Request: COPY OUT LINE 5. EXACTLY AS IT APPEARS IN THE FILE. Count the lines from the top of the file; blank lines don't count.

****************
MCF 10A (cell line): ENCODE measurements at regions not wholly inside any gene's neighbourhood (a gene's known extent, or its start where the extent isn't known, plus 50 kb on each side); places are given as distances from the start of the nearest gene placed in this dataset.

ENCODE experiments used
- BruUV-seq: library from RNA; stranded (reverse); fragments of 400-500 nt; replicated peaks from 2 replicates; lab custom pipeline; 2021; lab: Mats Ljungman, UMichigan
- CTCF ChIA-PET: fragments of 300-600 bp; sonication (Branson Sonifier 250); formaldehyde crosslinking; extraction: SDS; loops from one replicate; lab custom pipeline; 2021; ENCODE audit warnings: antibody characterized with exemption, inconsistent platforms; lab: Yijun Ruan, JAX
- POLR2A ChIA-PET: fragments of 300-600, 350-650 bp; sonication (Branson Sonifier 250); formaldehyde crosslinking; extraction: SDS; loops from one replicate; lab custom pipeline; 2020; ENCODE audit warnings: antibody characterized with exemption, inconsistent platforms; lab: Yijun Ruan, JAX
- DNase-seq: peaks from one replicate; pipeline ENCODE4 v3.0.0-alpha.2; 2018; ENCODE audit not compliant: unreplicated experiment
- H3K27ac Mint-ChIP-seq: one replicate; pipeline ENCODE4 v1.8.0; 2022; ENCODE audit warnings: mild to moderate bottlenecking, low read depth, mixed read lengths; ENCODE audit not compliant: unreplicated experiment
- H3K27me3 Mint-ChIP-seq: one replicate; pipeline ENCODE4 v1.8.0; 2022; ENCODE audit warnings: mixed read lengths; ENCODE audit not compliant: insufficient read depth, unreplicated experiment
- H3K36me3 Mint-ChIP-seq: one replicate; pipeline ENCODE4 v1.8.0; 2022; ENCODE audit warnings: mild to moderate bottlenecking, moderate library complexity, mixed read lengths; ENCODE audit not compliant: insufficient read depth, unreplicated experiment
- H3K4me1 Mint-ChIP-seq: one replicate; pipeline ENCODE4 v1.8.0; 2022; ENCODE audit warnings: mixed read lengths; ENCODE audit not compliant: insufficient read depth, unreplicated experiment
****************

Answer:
- POLR2A ChIA-PET: fragments of 300-600, 350-650 bp; sonication (Branson Sonifier 250); formaldehyde crosslinking; extraction: SDS; loops from one replicate; lab custom pipeline; 2020; ENCODE audit warnings: antibody characterized with exemption, inconsistent platforms; lab: Yijun Ruan, JAX